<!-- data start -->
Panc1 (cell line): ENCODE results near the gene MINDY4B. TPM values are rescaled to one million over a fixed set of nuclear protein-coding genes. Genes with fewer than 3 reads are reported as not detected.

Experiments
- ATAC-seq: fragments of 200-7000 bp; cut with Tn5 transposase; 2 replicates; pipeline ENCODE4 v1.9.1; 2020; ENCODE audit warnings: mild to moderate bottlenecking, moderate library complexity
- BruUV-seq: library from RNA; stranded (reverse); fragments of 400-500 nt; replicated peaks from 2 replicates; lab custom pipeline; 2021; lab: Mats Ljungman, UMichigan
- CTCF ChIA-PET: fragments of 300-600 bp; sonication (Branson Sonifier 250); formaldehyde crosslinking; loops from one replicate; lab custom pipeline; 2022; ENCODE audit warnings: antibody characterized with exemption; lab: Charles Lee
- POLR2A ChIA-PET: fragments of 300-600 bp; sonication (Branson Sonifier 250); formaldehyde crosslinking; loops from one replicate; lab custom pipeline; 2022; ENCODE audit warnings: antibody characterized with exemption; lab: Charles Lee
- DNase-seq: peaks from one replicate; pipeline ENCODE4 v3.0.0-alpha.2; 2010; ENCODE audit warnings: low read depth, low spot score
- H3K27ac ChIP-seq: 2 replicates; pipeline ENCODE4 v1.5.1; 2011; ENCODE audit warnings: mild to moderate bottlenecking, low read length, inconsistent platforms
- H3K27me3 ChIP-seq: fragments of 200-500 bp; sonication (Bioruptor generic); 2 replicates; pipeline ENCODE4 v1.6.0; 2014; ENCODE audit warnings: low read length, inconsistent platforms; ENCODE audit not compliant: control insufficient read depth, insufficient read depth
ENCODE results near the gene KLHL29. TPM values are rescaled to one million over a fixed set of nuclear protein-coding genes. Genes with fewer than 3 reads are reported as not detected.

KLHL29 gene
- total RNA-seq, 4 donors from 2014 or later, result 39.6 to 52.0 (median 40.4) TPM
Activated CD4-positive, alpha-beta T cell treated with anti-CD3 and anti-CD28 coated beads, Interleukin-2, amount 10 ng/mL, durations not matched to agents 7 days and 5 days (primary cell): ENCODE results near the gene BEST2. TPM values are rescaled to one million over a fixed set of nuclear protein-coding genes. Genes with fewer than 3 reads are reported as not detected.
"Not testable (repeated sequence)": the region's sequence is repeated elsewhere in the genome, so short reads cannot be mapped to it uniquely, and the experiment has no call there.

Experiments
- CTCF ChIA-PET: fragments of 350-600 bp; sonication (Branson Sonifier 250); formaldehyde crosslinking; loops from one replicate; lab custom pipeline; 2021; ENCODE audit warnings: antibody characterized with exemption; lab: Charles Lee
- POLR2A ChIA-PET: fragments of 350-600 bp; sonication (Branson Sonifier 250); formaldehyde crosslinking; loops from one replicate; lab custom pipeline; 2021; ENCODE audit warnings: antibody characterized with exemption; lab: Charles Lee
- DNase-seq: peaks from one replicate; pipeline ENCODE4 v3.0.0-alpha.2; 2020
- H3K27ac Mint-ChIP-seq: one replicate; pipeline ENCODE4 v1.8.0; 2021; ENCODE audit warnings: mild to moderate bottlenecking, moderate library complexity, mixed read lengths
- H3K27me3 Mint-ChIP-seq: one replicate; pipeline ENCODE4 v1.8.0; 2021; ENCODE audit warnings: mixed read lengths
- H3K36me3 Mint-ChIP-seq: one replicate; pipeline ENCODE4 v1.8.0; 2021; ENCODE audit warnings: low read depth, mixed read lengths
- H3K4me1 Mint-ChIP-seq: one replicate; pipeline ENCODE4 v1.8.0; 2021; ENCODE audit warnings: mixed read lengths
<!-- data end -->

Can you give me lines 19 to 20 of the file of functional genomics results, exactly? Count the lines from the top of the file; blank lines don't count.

- H3K27ac Mint-ChIP-seq: one replicate; pipeline ENCODE4 v1.8.0; 2021; ENCODE audit warnings: mild to moderate bottlenecking, moderate library complexity, mixed read lengths
- H3K27me3 Mint-ChIP-seq: one replicate; pipeline ENCODE4 v1.8.0; 2021; ENCODE audit warnings: mixed read lengths